Raising Money-Smart Children

By Jurgita Downham

Kids are fascinated by how many pennies are in a dollar, or how much candy they can really buy for 75 cents. But teaching them the value of money and the importance of saving – now that’s another story. Setting the right example and instilling good money management habits while kids are still young is the first step toward raising financially literate adults.

Allowance Basics: The 10-10-80 Rule

As soon as children are old enough to handle small amounts of money they should be allowed some of their own cash to manage. Once you’ve established the amount, frequency and guidelines of allowances in your home, sit with your children to discuss a plan for saving, sharing and spending. A good rule of thumb is the 10-10-80 allocation: 10 percent to savings; 10 percent to charity/church; and 80 percent to keep and/or spend.

Like many of us, most children will not be initially thrilled at the idea of saving 10 percent of their money. But teaching them that saving isn’t what we do with money that’s leftover, rather, it’s what we set aside right off the top, can establish a positive money management pattern that will carry them into adulthood. If you believe in paying your child for odd jobs and chores, help him come up with income producing ideas to accomplish his goal. Not only will this help instill a lesson on the value of money, it will also make the purchased item more meaningful once it is finally obtained.

You can also teach your children about the magic of compound interest by offering to add interest to their savings for each week or month they leave it untouched. Watching their money grow will do more to motivate them than any number of lectures on the subject (saving $5 a week at six percent interest compounded quarterly will total about $266 after a year!).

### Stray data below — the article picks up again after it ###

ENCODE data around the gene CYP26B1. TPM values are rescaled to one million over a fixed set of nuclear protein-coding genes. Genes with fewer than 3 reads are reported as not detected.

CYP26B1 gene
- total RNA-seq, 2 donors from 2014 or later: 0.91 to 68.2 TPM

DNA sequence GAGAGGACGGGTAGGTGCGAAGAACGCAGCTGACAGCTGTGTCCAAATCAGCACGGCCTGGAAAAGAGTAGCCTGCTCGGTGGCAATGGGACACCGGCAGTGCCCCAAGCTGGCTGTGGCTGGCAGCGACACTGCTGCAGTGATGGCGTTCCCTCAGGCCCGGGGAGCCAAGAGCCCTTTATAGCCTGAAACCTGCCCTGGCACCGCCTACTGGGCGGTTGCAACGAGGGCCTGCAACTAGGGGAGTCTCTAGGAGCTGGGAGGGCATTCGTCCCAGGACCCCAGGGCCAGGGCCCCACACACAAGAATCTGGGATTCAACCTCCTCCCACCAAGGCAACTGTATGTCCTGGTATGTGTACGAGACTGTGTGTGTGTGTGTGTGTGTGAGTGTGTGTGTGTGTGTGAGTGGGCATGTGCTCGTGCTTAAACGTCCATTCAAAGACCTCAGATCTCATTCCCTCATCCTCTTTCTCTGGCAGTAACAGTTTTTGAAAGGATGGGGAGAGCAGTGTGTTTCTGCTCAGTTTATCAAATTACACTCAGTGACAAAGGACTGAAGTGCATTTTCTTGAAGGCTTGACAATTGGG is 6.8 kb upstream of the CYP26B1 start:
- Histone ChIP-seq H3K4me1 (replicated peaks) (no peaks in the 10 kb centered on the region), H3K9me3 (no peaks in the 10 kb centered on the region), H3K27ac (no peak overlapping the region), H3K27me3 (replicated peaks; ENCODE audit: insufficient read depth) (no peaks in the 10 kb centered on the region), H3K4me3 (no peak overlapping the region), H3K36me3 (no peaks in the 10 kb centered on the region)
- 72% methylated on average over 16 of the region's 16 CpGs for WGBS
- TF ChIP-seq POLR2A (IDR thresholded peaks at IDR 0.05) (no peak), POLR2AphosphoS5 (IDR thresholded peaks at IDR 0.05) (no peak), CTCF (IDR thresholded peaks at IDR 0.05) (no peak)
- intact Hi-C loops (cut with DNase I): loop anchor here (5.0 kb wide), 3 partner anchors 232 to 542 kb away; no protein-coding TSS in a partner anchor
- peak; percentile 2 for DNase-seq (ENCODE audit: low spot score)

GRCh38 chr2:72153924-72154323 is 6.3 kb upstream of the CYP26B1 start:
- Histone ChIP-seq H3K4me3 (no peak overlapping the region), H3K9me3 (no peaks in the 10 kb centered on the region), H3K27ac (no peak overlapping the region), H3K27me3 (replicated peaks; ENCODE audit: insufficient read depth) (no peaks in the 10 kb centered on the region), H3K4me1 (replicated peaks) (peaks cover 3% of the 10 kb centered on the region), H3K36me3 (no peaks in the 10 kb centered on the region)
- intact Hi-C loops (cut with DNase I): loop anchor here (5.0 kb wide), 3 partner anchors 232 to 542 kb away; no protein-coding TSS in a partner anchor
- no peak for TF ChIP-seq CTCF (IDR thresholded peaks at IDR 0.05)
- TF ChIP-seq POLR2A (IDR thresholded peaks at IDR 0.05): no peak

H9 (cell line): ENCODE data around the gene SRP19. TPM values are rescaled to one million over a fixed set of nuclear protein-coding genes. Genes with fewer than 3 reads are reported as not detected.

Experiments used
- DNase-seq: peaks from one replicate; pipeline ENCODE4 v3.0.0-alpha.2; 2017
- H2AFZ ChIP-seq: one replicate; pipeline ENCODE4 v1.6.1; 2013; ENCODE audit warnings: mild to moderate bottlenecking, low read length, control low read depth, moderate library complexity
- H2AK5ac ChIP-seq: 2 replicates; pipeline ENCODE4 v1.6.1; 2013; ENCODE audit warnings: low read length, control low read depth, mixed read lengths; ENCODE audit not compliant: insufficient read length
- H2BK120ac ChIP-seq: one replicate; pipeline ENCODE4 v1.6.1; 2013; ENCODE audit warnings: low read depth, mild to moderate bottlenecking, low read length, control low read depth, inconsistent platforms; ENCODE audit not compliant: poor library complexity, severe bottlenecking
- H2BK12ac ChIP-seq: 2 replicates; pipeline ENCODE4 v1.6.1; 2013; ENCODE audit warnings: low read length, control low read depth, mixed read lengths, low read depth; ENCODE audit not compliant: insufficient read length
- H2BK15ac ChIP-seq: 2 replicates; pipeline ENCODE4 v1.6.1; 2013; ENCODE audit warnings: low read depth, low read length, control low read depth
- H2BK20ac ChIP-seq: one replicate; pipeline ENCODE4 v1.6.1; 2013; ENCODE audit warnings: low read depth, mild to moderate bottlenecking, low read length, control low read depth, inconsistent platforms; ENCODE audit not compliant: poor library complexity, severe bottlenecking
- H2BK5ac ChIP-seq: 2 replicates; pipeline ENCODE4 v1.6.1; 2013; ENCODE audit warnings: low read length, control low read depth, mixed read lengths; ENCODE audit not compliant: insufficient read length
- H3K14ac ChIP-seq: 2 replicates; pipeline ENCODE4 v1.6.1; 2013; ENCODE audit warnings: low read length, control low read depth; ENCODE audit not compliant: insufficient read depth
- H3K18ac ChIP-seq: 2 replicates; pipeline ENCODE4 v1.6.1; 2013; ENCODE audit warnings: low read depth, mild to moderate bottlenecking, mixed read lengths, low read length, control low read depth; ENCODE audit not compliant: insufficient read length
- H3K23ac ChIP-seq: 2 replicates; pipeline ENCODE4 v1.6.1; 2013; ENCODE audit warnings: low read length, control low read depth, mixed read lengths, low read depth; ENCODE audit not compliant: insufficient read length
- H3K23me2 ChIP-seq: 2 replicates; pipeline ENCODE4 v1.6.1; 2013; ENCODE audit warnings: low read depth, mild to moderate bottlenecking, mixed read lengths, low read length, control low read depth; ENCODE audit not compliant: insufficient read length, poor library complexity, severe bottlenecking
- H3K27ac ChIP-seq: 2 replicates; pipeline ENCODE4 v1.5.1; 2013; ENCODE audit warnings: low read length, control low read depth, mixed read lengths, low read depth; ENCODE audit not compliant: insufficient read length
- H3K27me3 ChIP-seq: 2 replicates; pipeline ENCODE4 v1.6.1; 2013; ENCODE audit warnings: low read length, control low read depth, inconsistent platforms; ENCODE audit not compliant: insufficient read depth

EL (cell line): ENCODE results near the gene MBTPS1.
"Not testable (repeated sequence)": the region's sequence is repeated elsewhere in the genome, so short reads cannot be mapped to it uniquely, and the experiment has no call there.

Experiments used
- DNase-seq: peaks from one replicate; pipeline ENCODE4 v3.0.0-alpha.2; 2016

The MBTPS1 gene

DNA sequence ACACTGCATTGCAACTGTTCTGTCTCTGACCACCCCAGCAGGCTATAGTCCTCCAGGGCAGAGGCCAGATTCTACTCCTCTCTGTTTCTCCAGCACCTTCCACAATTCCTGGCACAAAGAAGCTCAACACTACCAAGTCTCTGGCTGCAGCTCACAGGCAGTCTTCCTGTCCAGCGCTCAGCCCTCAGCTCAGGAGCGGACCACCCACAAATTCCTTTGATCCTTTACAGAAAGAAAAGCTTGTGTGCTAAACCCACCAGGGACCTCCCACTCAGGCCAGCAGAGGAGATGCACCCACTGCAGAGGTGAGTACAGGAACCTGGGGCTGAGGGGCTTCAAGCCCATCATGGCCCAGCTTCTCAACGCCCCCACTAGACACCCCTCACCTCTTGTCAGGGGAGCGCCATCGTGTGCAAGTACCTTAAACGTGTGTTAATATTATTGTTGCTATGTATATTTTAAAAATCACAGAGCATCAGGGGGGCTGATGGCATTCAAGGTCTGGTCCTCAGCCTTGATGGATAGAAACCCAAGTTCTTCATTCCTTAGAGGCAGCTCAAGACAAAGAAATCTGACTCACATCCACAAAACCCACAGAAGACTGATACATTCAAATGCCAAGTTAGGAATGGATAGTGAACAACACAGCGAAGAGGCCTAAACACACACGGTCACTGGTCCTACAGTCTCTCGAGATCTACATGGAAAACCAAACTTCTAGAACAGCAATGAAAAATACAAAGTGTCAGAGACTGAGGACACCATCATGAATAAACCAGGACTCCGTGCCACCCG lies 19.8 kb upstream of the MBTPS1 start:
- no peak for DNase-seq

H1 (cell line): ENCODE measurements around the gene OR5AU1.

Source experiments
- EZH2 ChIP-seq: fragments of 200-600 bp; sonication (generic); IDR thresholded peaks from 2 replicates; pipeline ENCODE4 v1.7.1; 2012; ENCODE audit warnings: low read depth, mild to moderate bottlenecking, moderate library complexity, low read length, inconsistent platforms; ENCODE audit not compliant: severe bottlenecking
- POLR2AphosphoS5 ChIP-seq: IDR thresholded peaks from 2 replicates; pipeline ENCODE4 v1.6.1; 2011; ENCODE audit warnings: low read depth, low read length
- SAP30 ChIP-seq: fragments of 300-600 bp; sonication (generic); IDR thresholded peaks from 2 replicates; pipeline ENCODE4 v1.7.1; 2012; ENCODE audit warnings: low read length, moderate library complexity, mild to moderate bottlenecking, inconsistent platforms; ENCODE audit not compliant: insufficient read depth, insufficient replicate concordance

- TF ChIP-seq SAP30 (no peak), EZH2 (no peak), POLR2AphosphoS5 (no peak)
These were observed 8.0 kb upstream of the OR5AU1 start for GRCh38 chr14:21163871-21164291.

Encourage your children to set aside 10 percent of their allowance for charity. Allow them to contribute to organizations that help families and children within your community, and also allow them to participate in food, clothing and toy drives. Be sure to track their contributions in a notebook you review at the end of the year so they can see the many ways their generosity impacted others. Pint-size philanthropy pays off in later years by establishing a healthy attitude toward money and the many good things it can accomplish – not just purchase.

Lead by Example

At the end of the day, children are going to learn more from what we do than what we say. Walk the talk by sticking to an established savings plan and budget; pay off debts in a timely manner; live within your budget and resist impulse shopping; give to charitable causes that are meaningful to you; help protect your family’s future with adequate insurance coverage; and finally, maintain a teachable attitude yourself. Make wise money management choices that you can pass on for generations to come.


Provided courtesy of Prudential. For more information, contact Jurgita Downham, financial adviser with The Prudential Insurance Company of America’s Greater Wisconsin Financial Group located in Appleton, Wis. Downham can be reached at [email protected] and/or 920.636.2339. She and her husband Ed live in Fish Creek.

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